observations. He found that 70% of students and 72% of teachers think that Chinese should be used in the EFL classes,
but more than half 65% of students think that the amount of Chinese used should be ranged only 5 to10% of classroom
time. Students prefer to use Chinese in the EFL classroom since it enhances their comprehension of new concepts and
new vocabulary items. While teachers think that the use of Chinese in the EFL classroom is more effective and aid
comprehension. Also, he reported that the use of (L1) in the EFL classes does not hinder learning (L2), but it helps
teaching and learning.
Al-Makhzoomi & Ahmed (2005) conducted a study on six hundred male students and thirty teachers of English at
Rawdit Al-Ma’aarif School in Amman /Jordan. Their grades ranged between the fifth grades (5th) and the twelfth grades
(12th). They found that 100% of the students and 90% of the teachers felt that Arabic should be used in the EFL classes.
They also found that the respondents emphasized the fact that cultural and religious concepts should be taught by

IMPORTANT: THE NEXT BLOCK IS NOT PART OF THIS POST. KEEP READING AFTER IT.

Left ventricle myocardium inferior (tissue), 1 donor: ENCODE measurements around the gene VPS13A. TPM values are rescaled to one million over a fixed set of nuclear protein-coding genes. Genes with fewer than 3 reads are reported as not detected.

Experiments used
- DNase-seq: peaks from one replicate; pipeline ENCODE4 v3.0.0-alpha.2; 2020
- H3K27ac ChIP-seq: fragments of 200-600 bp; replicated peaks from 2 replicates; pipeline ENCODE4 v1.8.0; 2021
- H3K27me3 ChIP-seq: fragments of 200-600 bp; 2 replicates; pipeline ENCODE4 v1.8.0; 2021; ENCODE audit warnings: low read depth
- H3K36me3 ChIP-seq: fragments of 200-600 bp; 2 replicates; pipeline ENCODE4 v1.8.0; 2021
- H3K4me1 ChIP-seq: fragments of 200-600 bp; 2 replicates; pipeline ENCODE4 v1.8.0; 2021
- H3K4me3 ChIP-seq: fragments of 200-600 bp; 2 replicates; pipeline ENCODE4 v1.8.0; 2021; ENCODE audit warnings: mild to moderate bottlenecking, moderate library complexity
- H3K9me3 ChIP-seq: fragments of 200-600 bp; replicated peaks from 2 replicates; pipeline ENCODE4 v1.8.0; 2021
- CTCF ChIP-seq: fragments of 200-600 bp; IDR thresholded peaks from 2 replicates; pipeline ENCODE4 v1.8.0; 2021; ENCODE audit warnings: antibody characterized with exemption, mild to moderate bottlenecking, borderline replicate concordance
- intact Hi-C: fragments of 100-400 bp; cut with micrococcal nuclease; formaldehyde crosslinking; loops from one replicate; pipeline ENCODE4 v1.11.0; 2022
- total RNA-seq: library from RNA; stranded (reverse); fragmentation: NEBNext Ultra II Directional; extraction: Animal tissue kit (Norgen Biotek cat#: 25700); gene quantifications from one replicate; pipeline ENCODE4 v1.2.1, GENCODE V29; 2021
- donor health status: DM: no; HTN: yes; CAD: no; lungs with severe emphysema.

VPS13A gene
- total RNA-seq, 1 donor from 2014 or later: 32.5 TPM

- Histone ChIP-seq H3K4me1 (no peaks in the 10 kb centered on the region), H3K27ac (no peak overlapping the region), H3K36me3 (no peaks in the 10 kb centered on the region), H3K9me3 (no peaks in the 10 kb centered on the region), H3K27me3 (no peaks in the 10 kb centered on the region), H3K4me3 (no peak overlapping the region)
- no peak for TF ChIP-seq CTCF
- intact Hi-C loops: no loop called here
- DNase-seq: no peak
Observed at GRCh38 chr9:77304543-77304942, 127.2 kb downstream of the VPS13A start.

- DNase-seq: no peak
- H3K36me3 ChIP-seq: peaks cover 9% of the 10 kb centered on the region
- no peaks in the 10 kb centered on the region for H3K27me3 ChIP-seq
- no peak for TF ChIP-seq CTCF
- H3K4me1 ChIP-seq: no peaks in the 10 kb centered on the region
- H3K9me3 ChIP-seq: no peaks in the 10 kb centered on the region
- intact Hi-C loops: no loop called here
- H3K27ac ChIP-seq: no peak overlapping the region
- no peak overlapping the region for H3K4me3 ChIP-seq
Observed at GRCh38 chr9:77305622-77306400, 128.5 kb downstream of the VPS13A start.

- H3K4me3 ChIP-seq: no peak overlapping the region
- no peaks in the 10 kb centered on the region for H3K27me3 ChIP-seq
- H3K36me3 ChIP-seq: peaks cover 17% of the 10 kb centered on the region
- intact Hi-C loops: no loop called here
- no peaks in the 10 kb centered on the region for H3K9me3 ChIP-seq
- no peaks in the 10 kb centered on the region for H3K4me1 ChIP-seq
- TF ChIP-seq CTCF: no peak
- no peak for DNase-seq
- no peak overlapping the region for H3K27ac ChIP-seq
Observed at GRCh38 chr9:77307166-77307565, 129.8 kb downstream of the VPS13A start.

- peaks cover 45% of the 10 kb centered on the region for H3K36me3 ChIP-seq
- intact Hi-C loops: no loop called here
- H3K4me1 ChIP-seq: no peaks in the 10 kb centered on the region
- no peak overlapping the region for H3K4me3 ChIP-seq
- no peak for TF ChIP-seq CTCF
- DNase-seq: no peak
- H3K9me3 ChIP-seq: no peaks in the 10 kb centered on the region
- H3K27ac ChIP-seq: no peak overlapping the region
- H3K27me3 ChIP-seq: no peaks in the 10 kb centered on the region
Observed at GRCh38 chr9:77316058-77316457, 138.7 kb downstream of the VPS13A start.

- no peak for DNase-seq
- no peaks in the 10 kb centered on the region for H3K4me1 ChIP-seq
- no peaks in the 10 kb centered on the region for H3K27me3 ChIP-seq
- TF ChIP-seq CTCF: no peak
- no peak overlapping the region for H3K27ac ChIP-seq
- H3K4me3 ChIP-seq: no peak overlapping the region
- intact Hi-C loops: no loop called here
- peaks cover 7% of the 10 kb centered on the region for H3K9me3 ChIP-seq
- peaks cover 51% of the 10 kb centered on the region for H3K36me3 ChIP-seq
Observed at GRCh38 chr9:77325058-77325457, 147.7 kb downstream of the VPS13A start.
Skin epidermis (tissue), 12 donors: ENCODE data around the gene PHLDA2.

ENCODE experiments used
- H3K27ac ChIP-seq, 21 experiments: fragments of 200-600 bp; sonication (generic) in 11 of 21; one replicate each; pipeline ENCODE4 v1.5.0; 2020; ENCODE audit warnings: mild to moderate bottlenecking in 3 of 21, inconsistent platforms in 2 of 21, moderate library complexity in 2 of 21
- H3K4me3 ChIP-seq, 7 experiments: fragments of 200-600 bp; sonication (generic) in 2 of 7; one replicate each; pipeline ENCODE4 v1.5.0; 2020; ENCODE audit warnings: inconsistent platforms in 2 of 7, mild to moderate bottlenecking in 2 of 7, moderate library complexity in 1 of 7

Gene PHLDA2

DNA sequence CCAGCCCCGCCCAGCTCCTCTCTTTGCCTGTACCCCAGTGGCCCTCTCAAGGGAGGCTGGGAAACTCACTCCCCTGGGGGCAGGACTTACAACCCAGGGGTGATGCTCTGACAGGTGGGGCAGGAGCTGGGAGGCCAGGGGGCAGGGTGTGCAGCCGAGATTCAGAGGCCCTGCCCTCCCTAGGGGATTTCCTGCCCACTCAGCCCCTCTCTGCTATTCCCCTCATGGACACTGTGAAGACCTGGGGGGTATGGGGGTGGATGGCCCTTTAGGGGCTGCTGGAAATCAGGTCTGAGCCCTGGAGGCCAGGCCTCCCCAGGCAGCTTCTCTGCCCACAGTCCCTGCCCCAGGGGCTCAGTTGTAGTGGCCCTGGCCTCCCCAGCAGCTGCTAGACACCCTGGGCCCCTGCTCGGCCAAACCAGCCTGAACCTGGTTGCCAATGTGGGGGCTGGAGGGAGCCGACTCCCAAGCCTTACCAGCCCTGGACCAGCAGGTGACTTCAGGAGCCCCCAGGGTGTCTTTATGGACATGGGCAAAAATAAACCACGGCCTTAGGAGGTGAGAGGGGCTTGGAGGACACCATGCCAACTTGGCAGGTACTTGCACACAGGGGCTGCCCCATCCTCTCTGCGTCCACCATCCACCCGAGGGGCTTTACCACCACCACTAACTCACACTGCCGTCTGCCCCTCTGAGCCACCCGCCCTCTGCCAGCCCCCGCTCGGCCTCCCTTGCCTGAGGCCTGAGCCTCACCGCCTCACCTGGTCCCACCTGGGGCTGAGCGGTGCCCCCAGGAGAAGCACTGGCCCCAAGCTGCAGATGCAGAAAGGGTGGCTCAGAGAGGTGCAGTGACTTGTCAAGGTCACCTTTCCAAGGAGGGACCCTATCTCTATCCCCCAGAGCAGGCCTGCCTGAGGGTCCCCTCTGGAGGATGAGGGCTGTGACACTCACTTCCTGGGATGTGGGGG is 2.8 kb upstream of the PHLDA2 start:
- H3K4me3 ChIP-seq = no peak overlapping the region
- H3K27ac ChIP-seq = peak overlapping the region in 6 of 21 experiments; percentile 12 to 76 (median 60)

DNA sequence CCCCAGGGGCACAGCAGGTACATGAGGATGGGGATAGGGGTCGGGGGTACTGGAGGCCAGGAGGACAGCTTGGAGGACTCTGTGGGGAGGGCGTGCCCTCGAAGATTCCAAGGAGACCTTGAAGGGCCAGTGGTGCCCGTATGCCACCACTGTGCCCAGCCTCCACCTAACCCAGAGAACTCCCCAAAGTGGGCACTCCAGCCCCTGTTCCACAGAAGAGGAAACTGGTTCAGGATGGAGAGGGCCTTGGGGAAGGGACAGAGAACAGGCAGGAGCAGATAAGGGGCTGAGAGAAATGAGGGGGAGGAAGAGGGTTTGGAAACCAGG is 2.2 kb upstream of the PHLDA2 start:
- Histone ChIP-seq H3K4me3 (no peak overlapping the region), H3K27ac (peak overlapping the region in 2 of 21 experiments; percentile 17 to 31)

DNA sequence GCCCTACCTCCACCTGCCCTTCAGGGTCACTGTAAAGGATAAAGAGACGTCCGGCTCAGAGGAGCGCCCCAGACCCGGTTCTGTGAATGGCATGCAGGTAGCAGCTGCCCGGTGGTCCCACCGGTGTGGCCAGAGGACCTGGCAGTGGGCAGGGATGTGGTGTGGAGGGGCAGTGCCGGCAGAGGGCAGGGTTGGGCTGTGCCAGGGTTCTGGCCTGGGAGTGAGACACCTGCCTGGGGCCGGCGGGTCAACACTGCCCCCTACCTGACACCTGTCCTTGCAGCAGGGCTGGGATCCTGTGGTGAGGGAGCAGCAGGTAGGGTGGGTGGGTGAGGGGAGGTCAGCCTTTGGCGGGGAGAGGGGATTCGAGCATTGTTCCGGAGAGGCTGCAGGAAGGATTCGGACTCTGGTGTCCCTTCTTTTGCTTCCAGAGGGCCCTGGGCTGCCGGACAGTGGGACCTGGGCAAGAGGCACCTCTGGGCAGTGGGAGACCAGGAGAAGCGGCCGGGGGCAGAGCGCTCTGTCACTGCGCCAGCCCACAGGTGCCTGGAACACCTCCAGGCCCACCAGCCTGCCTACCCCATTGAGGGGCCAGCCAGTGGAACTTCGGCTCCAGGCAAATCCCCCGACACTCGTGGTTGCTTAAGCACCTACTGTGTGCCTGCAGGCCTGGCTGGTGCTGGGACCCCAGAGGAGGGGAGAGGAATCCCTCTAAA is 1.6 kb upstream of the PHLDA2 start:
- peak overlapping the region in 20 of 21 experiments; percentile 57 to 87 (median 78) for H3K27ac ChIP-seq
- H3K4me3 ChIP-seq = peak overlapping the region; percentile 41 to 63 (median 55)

referring to Arabic in the EFL classes. Following this, they noticed that 85% of students and 75% of teachers agreed that
Arabic should necessarily be used to introduce grammatical rules.
Sharma (2006) carried out a study on Nepali teachers and students to investigate their attitudes towards the use of (L1)
in the EFL classes. The results indicated that all the respondents preferred the occasional use of (L1) in the English
classes. They also said that judicious use of (L1) is justified since it helps students learn English better.
Al-Qadumi (2007) conducted a study on eighty teachers to investigate their attitudes towards using Arabic in the EFL
classes in Qalqilya and the villages around. He found that the English teachers in Qalqilya district have positive
attitudes towards using Arabic in the EFL classes in certain situations when they feel that using Arabic is necessary.